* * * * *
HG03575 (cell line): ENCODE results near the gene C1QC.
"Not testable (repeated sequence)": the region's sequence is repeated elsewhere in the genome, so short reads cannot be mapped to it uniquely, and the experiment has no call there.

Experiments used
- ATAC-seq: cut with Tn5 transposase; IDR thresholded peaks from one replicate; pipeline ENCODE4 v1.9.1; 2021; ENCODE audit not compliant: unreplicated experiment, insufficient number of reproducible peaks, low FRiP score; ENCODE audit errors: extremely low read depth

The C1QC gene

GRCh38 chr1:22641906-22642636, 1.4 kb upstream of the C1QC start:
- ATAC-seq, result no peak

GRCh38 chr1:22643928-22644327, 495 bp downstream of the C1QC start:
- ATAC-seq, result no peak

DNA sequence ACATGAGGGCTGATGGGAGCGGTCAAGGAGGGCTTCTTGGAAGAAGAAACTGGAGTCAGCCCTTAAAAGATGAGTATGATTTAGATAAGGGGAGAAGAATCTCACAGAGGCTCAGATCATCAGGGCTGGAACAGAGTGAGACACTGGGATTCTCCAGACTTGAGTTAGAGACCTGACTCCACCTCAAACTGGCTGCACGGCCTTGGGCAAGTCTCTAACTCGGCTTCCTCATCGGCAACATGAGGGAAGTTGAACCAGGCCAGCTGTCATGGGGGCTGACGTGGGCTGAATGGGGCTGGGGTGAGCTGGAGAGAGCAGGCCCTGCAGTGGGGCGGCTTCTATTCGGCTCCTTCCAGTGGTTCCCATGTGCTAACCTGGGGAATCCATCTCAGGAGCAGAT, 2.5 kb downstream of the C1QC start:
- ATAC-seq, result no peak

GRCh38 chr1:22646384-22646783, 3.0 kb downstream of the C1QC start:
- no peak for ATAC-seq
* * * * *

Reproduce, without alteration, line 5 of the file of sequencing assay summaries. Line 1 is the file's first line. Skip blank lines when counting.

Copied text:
The C1QC gene